Thursday, January 26, 2006

Say What You Believe

John Mark writes that Hugh Hewitt's recent interview with Joel Stein is "one of the finest examples of Socratic questions leading to bewilderment on the part of the victim of Socratic reasoning I have seen in some time."

I want to point out that Hugh insisted on one of Socrates' rules of discussion: say what you believe.

The most important rule for a Socratic discussion (apart from being brief with your answers) is to say what you believe.

There are two reasons why Socrates requires his interlocutors to say what they believe. The first is to make sure the interlocutor is being honest with his argument and the second is to test the interlocutor's seriousness about pursuing the truth.

The elenchus has not only the philosophical objective of discovering the truth; it also has a practical one. It aims to discover how every human ought to live (the philosophical objective) and then to test that single human being who is doing the answering -- to find out if he is living as one ought to live. But unless the interlocutor has given Socrates his actual beliefs, the elenchus cannot meet the second objective.

In the Protagoras (trans. W.R.M. Lamb), Protagoras tries to get out of an argumentative jam by saying (331a-c):

I do not take quite so simple a view of it, Socrates, as to grant that justice is holy and holiness just. I think we have to make a distinction here. Yet what difference does it make? he said: if you like, let us assume that justice is holy and holiness just.

But Socrates replies:

No, no, I said; I do not want this "if you like" or "if you agree" sort of thing to be put to the proof, but you and me together; and when I say "you and me" I mean that our statement will be most properly tested if we take away the "if."

Compare with Hewitt and Stein:

Stein says,

And honestly, I think that all these . . . for people who don't believe in the war and are putting up these stickers saying they support the troops anyway, my fear is that it's prolonging the war and putting them in further danger they don't need to be in.

But Hewitt replies, in Socratic fashion:

But Joel, I'm talking about you. I'm talking about what you honor, and you obviously don't honor military service.

Later, we have this bit, where Hewitt reminds Stein to say what he believes:

HH: And the people who've died in Afghanistan. Have they died in vain?

JS: Well, if they haven't, what have they accomplished?

HH: I'm asking you, Joel. You wrote the column. You tell me. Have they accomplished nothing?

JS: Well, um, do I think that I, as an American, are safer because of what they did?

HH: That wasn't what I asked. I asked did they accomplish anything in going to Afghanistan.

JS: If I were an Afghani, I would probably . . . if I lived in Kabul, I probably would think that they accomplished something, sure.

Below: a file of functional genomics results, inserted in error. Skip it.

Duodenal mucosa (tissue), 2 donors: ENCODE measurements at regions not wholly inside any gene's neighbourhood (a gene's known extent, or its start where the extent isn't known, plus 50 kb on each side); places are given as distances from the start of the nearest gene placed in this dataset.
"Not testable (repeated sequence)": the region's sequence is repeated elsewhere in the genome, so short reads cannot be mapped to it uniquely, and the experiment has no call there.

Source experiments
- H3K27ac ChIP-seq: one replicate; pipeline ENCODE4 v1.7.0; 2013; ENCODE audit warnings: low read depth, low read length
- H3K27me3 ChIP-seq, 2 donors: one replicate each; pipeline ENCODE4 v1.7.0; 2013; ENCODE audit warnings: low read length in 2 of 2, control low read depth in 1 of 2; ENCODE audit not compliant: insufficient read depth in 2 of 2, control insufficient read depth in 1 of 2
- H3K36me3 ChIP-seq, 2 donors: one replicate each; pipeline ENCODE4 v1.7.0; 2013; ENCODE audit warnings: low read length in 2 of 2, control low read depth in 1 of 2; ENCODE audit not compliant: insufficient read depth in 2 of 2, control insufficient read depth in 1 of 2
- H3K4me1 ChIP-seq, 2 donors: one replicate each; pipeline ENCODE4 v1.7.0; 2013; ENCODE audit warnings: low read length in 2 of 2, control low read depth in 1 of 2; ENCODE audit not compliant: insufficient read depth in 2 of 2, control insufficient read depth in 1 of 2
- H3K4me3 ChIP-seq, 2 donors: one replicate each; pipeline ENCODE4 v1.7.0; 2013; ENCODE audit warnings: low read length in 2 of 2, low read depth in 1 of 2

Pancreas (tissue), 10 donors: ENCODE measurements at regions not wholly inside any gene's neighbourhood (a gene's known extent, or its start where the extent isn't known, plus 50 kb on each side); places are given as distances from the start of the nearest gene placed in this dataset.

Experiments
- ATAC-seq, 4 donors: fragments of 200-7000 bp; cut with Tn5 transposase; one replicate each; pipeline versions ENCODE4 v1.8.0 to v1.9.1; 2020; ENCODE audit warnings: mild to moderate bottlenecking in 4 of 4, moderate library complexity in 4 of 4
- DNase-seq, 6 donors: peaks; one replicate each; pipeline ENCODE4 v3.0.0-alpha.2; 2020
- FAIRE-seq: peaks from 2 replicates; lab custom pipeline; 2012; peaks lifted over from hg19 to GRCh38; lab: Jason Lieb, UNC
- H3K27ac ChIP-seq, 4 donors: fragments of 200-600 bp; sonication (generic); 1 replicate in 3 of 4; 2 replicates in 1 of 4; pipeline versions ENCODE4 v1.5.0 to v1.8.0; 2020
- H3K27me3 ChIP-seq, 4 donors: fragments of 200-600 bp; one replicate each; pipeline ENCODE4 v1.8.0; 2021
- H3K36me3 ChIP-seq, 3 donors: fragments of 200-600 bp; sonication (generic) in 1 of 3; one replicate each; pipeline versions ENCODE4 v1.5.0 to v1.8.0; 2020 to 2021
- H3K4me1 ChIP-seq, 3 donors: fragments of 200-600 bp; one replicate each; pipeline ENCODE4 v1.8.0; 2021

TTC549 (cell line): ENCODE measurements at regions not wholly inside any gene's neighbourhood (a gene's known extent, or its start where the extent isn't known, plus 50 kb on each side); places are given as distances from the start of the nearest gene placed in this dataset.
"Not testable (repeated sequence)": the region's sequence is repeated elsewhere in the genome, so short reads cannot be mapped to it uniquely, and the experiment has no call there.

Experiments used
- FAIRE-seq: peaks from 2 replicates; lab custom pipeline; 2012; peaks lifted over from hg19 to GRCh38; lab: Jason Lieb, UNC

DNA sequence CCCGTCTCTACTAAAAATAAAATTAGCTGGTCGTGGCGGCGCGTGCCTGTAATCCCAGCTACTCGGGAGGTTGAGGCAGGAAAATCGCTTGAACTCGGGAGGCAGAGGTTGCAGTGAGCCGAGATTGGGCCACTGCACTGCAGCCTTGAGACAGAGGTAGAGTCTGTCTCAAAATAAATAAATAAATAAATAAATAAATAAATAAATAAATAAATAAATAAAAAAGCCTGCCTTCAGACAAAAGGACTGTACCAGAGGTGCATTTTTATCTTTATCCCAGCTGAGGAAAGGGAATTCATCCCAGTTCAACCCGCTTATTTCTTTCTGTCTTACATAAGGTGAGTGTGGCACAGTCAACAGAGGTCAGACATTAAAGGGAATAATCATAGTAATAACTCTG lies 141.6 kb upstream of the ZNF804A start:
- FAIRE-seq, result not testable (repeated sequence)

Now Hewitt isn't Socratic in the sense that he does not point out directly to Stein that some of what he said contradicts other things he said, but, then again, if you do that too much you might end up like Socrates.

Tuesday, January 24, 2006

Meno 70a-c

In response to Meno's opening question, Socrates says,

Meno, before now the Thessalians were famous among the Greeks and honored for horsemanship and for wealth, but now, it seems to me, [they are to be honored] also for wisdom (sophia) and not least [of them] the fellow citizens, Larissians, of your companion, Aristippus. The cause of this [happening] to you all is Gorgias. For after coming into the city, he took from the Aleudai lovers both of the foremost kind, [lovers] of wisdom -- among them your lover Aristippus -- and other Thessalians. And in particular, this is the habit to which he has accustomed you all: to answer fearlessly and magnificently whatever anyone would ask, as is fitting of those who know, just as also he offers himself to whoever of the Greeks wishes to ask whatever anyone would wish -- and there is no one he does not answer.

Socrates is not done, but we'll pause here to note the importance of Gorgias. Is Gorgias's influence a good one? Perhaps not, though his reputation as one who answers any question posed to him is demonstrated in Plato's dialogue, Gorgias.

Monday, January 16, 2006

Meno 70a

Here begins my translation of Plato's Meno. (I will go back at some time and pick up my translation of the Republic.)

Meno: Can you tell me, Socrates, whether virtue is taught, or not taught but had by practice, or -- neither had by practice nor learnt -- comes to men by nature or in some other way?

So begins Plato's dialogue on, among other things, teaching and learning.

Monday, January 09, 2006

Some Answers about Fishing at Night

Michael Gilleland has come up with a partial answer to my questions about what fishing at night in ancient Greece was like.

My original posts on this matter are here, here, and here.

Aside: After Dr. Gilleland linked to me, my ranking in the TTLB ecosystem went up to a "Wriggly Worm" and then "Crunchy Crustacean," two fine specimens for fish bait. Coincidence?